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“Gratitude is not only the greatest of virtues,
but the parent of all the others”

Marcus Tullius Cicero

As Warren Buffet once acknowledged, a significant part of his success was simply due to his luck at winning of the “ovarian lottery”. Perhaps we’re not as (financially) successful as Mr. Buffet, but I would argue that all of us have won the ovarian lottery by being born in the 20th century and having the good fortune of living in Canada! Not only that, we should be incredibly thankful for it.

Similar to Buffet’s perspective, I love Hugh MacLeod’s line, “Believing in what you do is a good sign that you have already won the cosmic lottery”. I appreciate that this “belief” can be found in many vocations, but especially so in the philanthropic sector.

We’re great believers in the idea that gratitude plays a big part in being happy and successful, and that gratitude precedes the latter two, not the other way around.

The fact that we exist at all is pretty miraculous (or at least, the odds are 140 trillion to one), let alone that we live in a land of plenty, in a time of plenty, and all the modern ideas and conveniences that go with it.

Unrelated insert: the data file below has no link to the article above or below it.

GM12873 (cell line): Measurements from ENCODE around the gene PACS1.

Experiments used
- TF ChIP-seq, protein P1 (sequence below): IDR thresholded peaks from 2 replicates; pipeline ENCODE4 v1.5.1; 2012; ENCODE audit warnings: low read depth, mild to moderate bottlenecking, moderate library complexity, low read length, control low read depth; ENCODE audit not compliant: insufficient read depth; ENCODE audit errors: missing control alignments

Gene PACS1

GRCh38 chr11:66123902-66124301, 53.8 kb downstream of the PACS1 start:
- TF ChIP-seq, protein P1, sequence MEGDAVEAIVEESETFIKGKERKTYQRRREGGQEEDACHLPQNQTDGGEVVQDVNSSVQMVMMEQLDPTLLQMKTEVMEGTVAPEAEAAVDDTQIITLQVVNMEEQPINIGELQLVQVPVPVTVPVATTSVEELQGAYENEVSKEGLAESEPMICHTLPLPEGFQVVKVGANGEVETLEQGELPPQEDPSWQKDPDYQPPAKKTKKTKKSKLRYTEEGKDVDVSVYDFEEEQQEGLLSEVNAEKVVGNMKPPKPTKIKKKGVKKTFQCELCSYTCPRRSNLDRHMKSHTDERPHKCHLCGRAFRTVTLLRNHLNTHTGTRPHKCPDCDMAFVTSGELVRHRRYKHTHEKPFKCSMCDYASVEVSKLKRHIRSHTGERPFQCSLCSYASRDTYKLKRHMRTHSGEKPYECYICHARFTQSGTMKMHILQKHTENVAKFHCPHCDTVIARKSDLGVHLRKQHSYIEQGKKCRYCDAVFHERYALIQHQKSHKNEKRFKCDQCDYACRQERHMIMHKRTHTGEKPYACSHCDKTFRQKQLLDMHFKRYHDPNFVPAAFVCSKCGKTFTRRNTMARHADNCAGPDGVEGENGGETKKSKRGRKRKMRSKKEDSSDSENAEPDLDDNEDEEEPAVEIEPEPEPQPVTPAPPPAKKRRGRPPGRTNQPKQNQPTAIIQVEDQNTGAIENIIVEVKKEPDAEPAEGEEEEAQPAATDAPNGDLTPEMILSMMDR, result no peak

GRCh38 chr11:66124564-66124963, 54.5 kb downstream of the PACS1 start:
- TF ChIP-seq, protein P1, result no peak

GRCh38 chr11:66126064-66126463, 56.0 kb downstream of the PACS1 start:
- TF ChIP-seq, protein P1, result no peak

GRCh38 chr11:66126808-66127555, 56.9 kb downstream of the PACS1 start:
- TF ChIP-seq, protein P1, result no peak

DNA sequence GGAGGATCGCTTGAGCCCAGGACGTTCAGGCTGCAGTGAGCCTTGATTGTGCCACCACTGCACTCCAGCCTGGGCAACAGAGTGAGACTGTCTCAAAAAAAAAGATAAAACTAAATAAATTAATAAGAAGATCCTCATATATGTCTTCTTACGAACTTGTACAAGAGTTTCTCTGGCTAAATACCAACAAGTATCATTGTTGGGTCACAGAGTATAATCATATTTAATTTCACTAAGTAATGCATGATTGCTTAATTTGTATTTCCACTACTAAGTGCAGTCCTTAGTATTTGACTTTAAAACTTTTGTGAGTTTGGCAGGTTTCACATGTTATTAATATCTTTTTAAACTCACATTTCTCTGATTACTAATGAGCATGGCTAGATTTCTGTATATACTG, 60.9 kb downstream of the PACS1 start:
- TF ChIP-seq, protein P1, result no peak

That isn’t enough for us. Nothing ever is, of course. We are hardwired to keep noticing the negatives, and to ignore the positives. Then again, the positives never seem to jump out of the bushes and eat you, the way negatives have been known to do. The Good Lord made us that way for a reason.

Sure, life is full of danger. Life is full of suffering. The trick is not how to get rid of those (because you can’t), the trick is to make it all seem worth the trouble, in the end.

And believing in what you do is a good start. That’s why a good company culture is so important. That’s why people are willing to work so hard to attain it.

People want to believe in their own lives, and those of the people around them. It’s human nature.